Homestyle Baked Beans


It has now been several weeks since I started full-time teaching and I am loving every second of it! I now wake-up full of energy and enthusiasm – it feels wonderful to be following a dream that started nearly ten years ago. I love how being in the classroom gives me the opportunity to learn from amazingly curious, young minds each day. They have given me new perspectives and a new lens in which to see my everyday life. It’s amazing how mundane tasks and daily routines can suddenly be put into a whole new light.

Since my last post I also had a birthday, which brings me up to a grand total of 25. I don’t know what it is about that number, but it seems to hold a lot more boldness and respect than the previous 24. I feel I now can’t be shrugged off as a “young” twenty-something, since I am half-way through my twenties. Now I am sure many of you are thinking, “Oh just you wait, you younging…” but I’m sticking with this for now.

Twenty-five. A quarter of a century. A square number with the root of five (my favorite number). The smallest square that is also the sum of two squares 32 + 42. In baseball, the number is typically  reserved for the best slugger on the team. The minimum age of candidates for election to the United States House of Representatives. The number of points needed to win a set in volleyball. The total number of playable characters in Mario Cart Wii and Super Smash Brothers Melee (two of my favorite games). Yup, twenty-five sounds like it’ll be a sensational year.


Now what does that all have to do with baked beans? Well, really nothing. However, out of internship teaching and birthday celebrating this recipe was invented. Due to our dwindling budget, we’ve been trying to cook more budget friendly meals and focus on healthy, inexpensive alternatives. That’s where these beans come in. Beans are cheaper than a hot dog at Costco (well maybe not quite) but they are much better for you! It’s important to soak them for 8-24 hours prior to cooking them. The longer the better. Soaking them helps make them more digestible by neutralizing the phytic acid and enzyme inhibitors, while breaking down hard to digest complex sugars.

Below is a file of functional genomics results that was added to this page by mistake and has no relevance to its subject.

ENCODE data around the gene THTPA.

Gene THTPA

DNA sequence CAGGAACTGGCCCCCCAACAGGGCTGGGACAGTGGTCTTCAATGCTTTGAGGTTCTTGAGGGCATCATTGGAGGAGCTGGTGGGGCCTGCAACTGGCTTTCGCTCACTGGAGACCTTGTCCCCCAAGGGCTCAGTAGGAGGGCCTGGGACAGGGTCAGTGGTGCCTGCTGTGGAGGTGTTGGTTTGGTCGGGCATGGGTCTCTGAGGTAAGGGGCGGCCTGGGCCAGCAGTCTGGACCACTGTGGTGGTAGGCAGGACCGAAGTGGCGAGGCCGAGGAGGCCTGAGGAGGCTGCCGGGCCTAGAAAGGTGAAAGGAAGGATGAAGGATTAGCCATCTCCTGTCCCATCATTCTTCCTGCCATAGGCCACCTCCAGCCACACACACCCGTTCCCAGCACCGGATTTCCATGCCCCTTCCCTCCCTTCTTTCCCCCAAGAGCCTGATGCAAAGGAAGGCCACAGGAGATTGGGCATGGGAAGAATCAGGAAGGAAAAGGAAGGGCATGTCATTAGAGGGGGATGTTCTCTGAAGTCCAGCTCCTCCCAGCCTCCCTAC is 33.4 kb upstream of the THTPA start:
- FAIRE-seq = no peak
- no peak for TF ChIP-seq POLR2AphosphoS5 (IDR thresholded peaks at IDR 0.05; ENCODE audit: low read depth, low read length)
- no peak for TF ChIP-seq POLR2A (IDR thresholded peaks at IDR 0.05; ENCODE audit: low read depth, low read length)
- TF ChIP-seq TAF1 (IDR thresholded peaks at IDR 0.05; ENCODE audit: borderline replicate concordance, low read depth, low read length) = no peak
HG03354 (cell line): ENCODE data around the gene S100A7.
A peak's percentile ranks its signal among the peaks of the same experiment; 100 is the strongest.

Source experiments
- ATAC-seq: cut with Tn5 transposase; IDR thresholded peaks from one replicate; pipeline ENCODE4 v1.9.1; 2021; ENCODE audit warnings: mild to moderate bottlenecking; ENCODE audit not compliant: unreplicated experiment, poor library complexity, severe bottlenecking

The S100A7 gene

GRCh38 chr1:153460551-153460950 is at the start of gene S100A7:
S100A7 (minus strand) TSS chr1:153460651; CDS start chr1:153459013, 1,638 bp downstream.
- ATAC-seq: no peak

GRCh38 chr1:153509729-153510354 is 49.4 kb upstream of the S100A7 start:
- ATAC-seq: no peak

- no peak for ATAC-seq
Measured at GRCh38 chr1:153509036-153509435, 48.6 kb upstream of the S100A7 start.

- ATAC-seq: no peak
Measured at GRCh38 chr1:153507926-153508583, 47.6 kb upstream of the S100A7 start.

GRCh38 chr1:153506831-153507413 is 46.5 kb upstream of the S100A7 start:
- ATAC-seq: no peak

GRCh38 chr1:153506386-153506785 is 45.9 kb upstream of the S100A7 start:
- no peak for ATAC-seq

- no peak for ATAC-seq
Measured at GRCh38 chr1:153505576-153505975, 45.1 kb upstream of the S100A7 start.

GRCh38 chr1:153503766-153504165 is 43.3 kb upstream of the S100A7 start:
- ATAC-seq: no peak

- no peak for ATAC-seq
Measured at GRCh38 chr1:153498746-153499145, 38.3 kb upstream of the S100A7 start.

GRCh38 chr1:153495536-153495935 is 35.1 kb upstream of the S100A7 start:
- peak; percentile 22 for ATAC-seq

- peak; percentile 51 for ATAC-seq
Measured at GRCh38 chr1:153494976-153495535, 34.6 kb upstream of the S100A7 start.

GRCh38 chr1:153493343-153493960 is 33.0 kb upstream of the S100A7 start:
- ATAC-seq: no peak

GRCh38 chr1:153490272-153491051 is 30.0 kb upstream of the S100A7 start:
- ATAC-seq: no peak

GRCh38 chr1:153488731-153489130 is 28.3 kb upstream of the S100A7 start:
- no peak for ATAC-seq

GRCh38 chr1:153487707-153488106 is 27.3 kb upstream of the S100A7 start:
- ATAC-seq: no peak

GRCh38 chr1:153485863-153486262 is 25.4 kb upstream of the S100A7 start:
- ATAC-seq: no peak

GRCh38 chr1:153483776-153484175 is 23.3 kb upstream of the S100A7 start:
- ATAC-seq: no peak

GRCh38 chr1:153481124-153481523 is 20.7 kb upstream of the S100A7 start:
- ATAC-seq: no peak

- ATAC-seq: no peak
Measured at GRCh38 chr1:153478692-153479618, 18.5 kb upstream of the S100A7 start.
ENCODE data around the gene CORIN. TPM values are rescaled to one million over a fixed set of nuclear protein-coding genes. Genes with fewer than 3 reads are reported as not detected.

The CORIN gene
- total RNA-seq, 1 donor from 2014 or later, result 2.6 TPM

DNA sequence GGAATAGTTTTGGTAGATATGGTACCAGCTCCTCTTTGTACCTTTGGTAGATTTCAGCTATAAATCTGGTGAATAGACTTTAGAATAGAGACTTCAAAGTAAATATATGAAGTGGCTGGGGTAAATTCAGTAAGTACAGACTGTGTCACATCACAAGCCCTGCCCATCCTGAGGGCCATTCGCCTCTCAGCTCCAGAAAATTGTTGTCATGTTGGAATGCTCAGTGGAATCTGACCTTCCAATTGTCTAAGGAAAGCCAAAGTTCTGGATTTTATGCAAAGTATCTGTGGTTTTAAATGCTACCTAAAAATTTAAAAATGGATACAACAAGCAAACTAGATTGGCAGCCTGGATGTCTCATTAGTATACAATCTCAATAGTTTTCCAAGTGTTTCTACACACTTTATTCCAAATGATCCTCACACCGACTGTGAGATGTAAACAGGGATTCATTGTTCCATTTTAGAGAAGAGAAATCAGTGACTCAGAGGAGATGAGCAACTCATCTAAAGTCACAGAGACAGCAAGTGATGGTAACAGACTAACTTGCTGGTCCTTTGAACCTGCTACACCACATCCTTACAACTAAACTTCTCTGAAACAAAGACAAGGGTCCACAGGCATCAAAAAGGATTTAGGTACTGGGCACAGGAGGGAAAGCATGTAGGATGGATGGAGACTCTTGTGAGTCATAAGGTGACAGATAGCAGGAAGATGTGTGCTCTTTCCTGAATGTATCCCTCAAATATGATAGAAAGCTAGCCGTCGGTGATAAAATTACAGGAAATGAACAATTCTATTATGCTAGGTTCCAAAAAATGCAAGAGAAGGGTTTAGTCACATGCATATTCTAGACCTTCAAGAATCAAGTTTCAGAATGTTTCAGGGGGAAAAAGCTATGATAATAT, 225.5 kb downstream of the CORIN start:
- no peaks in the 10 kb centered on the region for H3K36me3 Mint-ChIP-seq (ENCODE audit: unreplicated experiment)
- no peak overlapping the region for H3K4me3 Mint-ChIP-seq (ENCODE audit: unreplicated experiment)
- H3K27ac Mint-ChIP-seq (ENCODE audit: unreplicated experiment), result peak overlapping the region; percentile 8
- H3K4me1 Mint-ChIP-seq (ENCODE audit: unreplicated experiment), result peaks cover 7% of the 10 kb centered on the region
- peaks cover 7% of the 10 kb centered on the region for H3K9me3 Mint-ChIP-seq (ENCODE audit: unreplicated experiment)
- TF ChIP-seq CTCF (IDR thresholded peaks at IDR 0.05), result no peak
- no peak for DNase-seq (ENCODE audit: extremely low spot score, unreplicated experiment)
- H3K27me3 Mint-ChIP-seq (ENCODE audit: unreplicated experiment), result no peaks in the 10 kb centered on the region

Once they have soaked, it’s only a matter of throwing the ingredients into a pot and giving it lots of time to cook, allowing the flavors to blend together. I highly suggest making this on the weekend, when you have time to hang out around the house as the rich aroma of baked beans spreads throughout the house. Otherwise, this recipe could be easily adapted for a crockpot, if you don’t have the opportunity to just hang out waiting for beans to cook! However, baking the beans in the oven does give the batch a more smokey, earthy flavor. Enjoy!


  • 6 cups of pinto beans, soaked for 8-24 hours
  • 8 slices of bacon
  • 1/2 a onion, chopped
  • 2 cloves of garlic
  • 1/3 head of cabbage
  • 4 tbsp chili powder
  • 2 tsp paprika
  • 4 cups of chicken stock
  • 1 cup water
  • 1 can of tomato sauce
  • 1/3 cup molasses
  • 1/4 cup brown sugar
  • 3 tsp balsamic vinegar
  • 1 tbsp dijon mustard


  1. Soak the beans in a large container for 8-24 hours. Make sure to cover the beans with plenty of water.
  2. Chop up the bacon and cook in large dutch oven.
  3. Preheat oven to 350 degrees.
  4. Once the bacon is cooked, add the onion, garlic and cabbage. Saute until fragrant and soft.
  5. Add the beans, chili powder, paprika, chicken stock, tomato sauce, molasses, sugar, vinegar and mustard. Mix well and bring to boil.
  6. Put lid on dutch oven and move pan into the preheated oven. Bake for 5 hours, checking every hour to ensure the the sauce doesn’t dry out. Add additional water if needed.
  7. After 5 hours, turn oven off and prop open the door to let pot slowly cool down. Take a deep breath of the amazing aroma coming out of the oven and eat up!


* adapted from Jamie Deen – Homemade Baked Beans



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